3. Make sure they stay together as a group even after they leave your ministry. In my 6 years from grades 7-12, I had 5 different youth group leaders, but my small group stayed together. That made a huge difference when we started college, and most of us are still in the same small group today. When my last junior high group was moving on to high school, I wanted to make sure they stuck together, regardless of the leader.
Don’t think that because you’re a junior high leader, there’s nothing for you to do in this situation. If you start now, you can begin moving the finish line back further even before it’s within sight.
Matt : As I’m writing this I’m thinking about the guys in my high school small group who are seniors. I’m gonna be really sad not to have them around next next year. But at the same time I’m asking myself, “Have I done all that I can to develop these guys into leaders? Have I done all that I can to help them know Jesus, and learn to turn to Him first in times of need and praise?” I don’t want all these Wednesday nights we have spent together to just be a “time filler”. I’m praying that each one of them is spiritually better off now than they were two years ago when we first met. This past week two of the guys in my high school small group became junior high small group leaders. These guys both have personality, and I know junior high kids will take to them really quickly. It made me feel amazing last night when I looked over at the table in our Student Ministries building and saw them sitting there with a group of junior high guys that they are now leading. A year ago I could not have pictured this at all. And I know it’s not me or my co-leader that brought about the change in these two guys, it was God using us for his will.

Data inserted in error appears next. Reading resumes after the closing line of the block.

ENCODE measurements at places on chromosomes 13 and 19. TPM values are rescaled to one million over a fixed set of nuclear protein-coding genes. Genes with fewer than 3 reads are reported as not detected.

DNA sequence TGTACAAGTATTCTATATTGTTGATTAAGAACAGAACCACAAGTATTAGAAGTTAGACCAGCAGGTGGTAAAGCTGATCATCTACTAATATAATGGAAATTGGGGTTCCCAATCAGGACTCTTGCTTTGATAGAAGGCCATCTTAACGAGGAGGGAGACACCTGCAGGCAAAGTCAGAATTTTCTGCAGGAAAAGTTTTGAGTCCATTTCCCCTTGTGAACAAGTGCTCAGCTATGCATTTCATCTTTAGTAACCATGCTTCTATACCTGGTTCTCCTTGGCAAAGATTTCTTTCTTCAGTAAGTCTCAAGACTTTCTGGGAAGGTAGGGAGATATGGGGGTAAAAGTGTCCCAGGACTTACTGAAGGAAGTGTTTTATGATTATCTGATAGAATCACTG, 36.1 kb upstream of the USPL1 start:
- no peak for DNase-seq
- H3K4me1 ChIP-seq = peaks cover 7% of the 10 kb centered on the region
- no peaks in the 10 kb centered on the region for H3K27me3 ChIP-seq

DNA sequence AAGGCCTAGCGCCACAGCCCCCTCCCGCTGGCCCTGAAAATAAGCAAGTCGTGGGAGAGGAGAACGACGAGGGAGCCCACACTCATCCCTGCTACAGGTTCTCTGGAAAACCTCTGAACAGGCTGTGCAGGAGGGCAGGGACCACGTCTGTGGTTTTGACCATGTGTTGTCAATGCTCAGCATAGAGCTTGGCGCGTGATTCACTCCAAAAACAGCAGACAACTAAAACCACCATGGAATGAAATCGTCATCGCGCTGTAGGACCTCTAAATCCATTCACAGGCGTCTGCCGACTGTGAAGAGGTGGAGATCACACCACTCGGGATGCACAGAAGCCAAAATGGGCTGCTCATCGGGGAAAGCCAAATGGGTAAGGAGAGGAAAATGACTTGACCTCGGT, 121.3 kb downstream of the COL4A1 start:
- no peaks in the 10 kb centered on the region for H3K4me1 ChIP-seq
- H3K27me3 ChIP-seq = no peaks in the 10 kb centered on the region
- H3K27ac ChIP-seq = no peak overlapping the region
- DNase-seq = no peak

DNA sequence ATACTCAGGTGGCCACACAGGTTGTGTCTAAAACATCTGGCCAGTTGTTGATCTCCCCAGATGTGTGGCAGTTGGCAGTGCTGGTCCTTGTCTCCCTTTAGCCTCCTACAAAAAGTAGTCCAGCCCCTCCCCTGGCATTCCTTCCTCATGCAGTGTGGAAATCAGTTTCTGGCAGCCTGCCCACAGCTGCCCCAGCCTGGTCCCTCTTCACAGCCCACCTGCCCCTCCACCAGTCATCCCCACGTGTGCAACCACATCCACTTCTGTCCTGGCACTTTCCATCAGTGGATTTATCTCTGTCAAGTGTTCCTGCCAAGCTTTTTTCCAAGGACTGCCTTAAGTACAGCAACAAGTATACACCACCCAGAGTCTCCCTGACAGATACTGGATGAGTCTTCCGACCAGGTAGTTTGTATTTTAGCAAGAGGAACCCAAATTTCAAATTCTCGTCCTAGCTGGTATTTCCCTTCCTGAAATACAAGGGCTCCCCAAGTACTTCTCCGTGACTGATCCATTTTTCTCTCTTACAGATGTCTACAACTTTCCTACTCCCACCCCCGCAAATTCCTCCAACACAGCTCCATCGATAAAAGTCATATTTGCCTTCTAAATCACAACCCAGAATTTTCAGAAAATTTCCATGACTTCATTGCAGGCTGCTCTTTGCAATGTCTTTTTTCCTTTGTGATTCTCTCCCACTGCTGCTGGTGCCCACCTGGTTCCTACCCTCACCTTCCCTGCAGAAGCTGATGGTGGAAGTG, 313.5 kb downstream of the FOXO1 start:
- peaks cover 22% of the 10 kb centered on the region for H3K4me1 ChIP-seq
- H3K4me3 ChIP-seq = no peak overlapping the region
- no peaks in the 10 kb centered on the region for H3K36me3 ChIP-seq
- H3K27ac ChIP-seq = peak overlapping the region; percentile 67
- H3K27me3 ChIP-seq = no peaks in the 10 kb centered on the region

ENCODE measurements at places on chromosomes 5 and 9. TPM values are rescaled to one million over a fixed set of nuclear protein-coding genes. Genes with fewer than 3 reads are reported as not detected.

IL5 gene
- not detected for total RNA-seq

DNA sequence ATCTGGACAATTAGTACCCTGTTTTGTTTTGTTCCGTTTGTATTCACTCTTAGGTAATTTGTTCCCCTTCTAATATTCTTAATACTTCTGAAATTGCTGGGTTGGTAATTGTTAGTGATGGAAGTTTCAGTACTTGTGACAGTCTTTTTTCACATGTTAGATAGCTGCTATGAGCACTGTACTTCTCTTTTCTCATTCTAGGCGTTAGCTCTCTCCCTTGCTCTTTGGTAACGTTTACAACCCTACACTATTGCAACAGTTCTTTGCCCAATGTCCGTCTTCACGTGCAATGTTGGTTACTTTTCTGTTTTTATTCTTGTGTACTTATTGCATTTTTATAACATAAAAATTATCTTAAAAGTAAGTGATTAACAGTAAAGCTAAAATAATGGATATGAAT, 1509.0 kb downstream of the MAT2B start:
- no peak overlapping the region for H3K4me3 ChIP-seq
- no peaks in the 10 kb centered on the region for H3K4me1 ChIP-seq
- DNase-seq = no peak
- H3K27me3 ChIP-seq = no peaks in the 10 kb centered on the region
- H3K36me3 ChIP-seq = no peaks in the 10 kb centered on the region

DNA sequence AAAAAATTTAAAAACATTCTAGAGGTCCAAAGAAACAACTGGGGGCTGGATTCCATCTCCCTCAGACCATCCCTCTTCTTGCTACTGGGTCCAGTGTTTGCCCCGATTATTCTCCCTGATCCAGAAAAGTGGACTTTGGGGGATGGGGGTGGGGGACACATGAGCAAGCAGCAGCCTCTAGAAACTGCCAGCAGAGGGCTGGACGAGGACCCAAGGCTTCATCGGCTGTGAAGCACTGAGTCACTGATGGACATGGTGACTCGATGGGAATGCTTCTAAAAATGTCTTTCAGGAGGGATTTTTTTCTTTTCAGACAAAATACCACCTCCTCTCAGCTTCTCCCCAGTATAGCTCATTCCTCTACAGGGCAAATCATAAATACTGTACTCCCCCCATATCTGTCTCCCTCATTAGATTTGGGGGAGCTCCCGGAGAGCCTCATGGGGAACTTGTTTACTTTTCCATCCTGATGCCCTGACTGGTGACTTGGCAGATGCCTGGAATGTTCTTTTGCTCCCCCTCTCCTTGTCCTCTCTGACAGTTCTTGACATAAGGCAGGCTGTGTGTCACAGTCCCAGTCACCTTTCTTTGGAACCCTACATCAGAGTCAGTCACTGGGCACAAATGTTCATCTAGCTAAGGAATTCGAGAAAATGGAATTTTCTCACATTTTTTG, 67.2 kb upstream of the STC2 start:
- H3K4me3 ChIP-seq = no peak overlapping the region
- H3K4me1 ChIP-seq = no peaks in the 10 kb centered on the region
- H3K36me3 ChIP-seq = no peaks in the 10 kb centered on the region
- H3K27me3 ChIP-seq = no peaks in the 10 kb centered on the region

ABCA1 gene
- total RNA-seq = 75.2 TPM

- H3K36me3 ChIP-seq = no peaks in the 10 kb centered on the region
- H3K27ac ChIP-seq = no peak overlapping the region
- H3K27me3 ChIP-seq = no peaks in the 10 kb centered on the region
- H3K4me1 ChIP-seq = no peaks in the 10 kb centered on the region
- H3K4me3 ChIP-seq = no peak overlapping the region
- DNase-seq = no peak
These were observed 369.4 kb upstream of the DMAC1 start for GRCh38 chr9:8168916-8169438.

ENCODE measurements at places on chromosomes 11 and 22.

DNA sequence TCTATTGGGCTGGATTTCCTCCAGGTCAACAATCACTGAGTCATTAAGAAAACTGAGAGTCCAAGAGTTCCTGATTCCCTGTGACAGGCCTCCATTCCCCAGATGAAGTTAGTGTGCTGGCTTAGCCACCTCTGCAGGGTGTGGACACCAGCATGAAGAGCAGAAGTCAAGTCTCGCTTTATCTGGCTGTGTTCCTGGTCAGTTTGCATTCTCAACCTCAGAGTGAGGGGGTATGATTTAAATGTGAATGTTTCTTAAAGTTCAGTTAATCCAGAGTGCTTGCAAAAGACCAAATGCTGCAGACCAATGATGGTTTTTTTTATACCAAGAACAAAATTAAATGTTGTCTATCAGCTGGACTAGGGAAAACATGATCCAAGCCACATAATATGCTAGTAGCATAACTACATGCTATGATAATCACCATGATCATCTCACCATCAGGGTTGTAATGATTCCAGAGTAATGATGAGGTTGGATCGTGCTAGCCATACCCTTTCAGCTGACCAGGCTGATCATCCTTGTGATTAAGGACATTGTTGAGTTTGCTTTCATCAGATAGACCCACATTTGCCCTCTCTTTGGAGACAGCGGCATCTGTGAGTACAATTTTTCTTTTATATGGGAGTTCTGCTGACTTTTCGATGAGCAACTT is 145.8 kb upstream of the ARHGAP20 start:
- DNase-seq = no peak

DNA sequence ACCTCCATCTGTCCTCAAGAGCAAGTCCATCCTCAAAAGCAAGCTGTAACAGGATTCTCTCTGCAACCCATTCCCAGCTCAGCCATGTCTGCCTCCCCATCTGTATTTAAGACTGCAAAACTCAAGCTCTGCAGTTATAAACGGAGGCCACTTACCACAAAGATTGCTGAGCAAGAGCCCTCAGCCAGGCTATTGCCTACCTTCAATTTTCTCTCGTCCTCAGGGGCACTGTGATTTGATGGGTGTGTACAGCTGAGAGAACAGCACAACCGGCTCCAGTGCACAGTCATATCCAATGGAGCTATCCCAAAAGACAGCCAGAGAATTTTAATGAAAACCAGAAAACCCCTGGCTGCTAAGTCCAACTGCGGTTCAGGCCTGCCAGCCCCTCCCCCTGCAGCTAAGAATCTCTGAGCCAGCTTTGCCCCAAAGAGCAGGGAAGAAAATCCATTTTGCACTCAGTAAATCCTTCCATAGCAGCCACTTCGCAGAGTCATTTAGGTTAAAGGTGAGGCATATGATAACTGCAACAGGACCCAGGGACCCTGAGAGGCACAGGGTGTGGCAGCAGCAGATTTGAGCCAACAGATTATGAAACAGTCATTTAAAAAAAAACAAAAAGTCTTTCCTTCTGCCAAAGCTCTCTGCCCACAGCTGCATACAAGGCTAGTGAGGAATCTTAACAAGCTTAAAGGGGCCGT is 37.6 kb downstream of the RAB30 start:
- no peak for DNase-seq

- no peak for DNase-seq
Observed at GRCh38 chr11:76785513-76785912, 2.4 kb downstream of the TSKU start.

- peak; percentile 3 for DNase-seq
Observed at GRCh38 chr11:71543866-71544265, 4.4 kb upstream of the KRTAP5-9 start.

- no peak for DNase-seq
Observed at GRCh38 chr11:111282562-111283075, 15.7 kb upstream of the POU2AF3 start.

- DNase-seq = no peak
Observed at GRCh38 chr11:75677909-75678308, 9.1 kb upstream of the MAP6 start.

At that same moment I also asked myself, “What about the other guys in my group? Are they going to be able to be leaders and be examples to others of what it’s like to be a Christian? Are they going to remain the God inspired, church attending, Jesus loving, awesome examples to others that they are now? Or will they graduate from high school and find themselves in that awkward area of “no longer in high school, but not quite in college yet” group that sometimes has no place to go in church?
Here’s what I think we should do to start preparing students:
1. We have already recommended to our seniors that they begin getting involved in the college age group here at Saddleback Church, I want them to know they will have a new church service with new friends and have some place to land before they make the commitment to attend what I refer to as “big church” with the grown ups.
2. Know your students’ weaknesses, and help them overcome those problem areas in their life, no matter what they may be.
3. Get them to commit to being in an adult small group once their high school small group days are over. I love the guys in my adult small group and I couldn’t make it without their love and support. Same thing for students,
Bottom line, life does not end when your high school years do. It’s just beginning. We need to insure our students are ready for whatever life throws at them once high school is over. If we’ve done our job then we also insure that good leadership skills and examples will continue to get passed down from generation to generation.
Are you doing all you can to prepare your students for life after high school?